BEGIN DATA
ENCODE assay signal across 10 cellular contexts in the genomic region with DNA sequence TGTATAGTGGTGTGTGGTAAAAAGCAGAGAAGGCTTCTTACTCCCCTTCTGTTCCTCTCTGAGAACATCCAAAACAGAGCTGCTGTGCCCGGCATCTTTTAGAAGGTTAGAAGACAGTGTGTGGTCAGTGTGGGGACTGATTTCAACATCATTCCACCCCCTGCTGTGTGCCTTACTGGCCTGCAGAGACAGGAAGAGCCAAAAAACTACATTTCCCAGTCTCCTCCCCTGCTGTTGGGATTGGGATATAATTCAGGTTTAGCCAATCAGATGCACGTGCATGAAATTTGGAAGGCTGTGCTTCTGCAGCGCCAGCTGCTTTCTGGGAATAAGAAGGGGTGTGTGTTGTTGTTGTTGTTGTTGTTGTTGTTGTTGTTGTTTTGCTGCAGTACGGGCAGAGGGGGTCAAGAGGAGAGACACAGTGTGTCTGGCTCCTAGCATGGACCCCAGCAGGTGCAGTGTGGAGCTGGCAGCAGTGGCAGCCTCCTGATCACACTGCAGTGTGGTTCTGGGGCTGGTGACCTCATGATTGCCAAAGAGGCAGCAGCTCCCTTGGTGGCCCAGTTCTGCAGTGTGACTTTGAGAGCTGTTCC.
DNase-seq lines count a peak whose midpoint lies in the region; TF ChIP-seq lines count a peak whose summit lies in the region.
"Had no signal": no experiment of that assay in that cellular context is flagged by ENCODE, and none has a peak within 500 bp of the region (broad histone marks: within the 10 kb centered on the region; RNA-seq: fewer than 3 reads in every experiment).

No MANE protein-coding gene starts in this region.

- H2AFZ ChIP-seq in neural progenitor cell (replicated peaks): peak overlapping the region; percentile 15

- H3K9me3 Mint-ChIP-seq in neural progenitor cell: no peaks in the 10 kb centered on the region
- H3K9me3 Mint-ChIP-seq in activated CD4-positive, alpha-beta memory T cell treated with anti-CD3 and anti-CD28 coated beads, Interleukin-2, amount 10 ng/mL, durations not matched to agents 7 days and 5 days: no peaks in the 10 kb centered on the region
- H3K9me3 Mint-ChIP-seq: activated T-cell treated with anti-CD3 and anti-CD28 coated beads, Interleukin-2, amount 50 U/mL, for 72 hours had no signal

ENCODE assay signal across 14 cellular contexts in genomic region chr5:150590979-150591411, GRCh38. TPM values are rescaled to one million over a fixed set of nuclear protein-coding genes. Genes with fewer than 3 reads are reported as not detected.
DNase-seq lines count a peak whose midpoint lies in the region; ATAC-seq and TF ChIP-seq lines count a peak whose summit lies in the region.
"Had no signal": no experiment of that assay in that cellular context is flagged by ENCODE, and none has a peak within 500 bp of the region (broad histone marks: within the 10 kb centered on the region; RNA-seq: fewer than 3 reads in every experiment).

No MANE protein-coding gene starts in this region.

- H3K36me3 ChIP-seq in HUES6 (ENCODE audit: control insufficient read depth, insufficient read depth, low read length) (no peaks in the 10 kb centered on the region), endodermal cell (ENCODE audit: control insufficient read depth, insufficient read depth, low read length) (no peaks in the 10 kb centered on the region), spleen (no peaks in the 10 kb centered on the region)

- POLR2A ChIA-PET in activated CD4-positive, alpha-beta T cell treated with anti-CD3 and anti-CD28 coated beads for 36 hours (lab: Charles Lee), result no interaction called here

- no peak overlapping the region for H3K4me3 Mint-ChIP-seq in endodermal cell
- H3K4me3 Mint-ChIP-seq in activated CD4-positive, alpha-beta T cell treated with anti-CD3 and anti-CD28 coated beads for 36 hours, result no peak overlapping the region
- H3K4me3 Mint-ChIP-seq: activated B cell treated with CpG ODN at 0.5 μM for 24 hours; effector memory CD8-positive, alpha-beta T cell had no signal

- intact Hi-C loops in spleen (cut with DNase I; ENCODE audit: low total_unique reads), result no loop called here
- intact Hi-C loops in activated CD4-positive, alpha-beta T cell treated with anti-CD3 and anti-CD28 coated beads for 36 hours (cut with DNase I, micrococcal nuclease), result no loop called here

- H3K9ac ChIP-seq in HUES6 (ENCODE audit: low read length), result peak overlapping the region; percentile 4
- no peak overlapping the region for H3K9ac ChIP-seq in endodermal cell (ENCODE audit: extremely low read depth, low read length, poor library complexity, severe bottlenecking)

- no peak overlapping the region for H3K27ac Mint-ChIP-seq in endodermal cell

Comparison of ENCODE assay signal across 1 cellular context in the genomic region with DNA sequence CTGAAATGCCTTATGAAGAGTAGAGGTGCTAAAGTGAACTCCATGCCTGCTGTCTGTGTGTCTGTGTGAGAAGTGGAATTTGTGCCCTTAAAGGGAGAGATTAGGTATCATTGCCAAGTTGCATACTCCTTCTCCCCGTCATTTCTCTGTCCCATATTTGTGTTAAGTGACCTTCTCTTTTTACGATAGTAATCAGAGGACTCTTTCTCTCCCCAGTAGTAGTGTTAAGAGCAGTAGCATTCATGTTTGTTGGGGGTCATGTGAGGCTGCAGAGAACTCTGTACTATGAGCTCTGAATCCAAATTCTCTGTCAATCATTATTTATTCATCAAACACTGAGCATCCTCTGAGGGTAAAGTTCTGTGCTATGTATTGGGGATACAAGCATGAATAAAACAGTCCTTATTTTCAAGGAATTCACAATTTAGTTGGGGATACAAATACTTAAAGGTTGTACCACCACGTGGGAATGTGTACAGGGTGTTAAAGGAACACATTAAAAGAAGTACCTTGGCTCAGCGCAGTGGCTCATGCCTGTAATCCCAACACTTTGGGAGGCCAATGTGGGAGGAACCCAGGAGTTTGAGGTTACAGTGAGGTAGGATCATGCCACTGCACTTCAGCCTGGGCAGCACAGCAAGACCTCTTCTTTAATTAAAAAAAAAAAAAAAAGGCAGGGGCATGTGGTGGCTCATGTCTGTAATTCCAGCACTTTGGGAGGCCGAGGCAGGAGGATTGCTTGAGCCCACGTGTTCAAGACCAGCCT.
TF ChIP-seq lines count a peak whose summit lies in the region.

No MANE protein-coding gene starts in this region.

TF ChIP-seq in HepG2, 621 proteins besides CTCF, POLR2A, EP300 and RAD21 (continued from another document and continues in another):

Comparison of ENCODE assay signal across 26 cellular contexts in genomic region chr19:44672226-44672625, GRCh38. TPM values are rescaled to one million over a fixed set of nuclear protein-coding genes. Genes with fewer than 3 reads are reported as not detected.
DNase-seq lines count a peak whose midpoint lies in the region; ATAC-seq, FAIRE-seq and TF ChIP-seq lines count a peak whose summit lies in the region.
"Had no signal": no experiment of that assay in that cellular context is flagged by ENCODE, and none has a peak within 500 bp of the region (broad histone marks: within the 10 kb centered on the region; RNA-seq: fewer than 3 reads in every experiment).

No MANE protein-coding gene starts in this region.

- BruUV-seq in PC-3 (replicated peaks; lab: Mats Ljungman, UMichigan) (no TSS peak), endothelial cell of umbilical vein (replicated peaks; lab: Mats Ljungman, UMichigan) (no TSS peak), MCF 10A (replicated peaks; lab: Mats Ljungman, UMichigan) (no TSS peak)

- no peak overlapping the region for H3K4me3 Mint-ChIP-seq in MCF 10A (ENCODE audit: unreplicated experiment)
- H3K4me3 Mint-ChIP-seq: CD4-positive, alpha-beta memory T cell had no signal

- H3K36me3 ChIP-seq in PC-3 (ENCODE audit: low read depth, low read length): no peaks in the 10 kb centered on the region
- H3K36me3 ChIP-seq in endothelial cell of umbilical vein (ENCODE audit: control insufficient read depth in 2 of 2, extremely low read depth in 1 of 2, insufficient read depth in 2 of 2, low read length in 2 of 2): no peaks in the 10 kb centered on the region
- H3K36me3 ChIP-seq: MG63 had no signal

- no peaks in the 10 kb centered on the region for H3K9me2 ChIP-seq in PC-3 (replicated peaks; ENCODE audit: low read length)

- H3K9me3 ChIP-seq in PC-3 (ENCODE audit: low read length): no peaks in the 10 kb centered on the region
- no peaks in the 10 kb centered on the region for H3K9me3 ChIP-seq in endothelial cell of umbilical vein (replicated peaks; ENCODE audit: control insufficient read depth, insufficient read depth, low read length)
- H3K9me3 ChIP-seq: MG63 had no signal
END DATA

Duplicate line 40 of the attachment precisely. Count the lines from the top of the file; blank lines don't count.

- H3K9me3 ChIP-seq: MG63 had no signal